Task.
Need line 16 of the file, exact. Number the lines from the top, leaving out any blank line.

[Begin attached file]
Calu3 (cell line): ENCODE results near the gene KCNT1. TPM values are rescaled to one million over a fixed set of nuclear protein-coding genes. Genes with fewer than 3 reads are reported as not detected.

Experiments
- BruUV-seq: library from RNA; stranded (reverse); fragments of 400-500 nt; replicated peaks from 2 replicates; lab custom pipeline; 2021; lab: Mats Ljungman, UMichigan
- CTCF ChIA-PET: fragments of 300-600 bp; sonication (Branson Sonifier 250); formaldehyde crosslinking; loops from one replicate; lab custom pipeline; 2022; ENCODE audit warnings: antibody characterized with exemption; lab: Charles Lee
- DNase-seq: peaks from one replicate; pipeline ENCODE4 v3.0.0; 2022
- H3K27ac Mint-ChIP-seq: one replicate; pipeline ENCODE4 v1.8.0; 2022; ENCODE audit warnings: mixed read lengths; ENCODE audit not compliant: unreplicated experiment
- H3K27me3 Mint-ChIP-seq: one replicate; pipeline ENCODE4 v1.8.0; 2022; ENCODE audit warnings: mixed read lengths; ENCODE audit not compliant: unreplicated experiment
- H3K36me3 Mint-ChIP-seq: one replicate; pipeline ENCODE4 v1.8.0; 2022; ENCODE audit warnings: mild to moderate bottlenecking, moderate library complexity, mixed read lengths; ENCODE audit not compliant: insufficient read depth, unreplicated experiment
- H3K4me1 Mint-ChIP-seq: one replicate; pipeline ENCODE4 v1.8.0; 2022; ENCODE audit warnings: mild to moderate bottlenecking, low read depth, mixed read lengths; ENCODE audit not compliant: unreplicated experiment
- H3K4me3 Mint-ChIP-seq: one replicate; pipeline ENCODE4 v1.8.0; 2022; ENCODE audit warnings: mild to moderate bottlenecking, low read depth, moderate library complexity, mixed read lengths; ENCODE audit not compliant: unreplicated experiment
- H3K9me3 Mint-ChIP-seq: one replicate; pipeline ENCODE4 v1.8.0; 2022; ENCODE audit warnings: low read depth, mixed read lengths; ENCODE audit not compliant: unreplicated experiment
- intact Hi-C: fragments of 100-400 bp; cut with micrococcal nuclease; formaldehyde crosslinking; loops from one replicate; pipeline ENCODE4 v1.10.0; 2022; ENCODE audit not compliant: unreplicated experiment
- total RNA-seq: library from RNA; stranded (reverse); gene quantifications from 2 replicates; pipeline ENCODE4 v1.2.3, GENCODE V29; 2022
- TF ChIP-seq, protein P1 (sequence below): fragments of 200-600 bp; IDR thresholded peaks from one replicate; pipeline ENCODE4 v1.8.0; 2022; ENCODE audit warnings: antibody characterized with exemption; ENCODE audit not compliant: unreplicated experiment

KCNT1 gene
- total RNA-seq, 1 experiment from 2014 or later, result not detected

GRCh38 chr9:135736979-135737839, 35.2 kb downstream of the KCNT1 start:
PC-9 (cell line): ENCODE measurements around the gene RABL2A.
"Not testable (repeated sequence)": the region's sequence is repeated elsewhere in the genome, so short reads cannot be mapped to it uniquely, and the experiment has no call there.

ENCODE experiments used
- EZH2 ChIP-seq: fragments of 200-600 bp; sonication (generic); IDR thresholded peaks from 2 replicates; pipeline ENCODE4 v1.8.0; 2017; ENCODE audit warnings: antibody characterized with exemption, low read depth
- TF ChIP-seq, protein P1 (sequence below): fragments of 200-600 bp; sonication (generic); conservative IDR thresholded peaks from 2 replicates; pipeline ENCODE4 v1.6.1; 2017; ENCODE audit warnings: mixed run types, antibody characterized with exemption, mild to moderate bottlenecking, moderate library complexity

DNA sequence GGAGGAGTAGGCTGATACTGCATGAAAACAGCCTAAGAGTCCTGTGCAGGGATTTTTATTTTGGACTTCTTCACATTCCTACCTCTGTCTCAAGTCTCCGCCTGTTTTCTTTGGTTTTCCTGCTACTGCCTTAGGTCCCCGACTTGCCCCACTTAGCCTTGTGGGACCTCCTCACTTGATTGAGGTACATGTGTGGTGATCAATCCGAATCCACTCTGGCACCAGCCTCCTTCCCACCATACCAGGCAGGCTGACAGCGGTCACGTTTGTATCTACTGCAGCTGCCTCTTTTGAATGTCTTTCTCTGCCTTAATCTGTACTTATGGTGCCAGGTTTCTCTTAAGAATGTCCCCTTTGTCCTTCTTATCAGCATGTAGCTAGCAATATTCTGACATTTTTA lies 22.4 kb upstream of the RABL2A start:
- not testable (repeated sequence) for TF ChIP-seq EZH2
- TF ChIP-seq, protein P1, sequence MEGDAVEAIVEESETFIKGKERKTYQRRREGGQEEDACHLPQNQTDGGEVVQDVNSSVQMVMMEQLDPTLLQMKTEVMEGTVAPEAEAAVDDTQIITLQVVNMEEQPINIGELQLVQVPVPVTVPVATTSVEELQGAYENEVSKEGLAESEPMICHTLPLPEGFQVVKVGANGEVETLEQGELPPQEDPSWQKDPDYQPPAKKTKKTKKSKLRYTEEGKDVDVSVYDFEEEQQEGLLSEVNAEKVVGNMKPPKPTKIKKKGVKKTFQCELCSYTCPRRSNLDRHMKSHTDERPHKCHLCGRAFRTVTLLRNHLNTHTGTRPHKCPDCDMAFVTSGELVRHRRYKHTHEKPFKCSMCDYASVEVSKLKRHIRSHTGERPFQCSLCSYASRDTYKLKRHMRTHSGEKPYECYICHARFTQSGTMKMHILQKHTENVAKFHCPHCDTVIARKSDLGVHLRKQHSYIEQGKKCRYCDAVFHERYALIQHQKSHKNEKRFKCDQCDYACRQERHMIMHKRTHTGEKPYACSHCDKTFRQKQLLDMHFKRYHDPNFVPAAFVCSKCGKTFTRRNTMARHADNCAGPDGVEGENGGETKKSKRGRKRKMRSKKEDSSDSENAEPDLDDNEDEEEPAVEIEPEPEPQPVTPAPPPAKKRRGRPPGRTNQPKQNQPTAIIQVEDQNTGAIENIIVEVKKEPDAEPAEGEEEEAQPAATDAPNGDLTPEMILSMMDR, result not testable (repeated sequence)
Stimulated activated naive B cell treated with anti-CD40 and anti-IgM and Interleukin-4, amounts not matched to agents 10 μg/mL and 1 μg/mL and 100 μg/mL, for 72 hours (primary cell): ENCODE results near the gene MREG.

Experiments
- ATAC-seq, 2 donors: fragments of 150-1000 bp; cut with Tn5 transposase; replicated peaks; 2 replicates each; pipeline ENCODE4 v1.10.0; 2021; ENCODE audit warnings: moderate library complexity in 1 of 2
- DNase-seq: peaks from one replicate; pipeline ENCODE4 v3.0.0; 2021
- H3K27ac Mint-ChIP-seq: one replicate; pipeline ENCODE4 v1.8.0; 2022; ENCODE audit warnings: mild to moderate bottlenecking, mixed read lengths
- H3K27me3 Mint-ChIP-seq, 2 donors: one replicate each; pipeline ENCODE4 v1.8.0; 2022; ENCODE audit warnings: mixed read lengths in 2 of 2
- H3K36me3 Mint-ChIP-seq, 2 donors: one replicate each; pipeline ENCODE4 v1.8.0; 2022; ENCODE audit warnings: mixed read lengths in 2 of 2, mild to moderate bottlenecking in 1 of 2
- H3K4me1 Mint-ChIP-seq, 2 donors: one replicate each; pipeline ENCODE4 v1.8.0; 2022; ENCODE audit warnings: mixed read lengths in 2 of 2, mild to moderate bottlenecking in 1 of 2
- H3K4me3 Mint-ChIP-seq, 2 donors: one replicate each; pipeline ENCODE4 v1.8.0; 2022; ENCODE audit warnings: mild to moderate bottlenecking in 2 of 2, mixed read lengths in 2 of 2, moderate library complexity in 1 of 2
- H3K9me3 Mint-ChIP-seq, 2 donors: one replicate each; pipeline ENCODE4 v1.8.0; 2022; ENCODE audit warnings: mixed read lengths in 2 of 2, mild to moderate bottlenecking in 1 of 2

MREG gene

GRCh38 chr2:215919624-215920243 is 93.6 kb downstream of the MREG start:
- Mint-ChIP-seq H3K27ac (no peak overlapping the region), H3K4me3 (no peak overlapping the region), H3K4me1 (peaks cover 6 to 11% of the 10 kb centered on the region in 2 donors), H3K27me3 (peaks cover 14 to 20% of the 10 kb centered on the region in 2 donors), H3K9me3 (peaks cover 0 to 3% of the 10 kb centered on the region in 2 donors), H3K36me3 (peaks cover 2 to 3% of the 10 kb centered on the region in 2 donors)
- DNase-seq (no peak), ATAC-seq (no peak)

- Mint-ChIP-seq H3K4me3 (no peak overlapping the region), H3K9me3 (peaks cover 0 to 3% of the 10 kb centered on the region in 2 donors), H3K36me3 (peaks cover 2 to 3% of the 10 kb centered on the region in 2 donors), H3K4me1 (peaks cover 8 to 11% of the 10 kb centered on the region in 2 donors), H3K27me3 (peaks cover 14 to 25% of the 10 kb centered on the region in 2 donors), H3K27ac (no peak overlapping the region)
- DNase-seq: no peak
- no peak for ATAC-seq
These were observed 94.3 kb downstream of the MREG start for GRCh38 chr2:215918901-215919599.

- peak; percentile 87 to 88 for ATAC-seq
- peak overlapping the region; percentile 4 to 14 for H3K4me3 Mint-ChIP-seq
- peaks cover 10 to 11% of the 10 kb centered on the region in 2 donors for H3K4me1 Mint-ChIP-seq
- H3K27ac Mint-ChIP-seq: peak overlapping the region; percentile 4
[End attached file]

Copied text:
- total RNA-seq, 1 experiment from 2014 or later, result not detected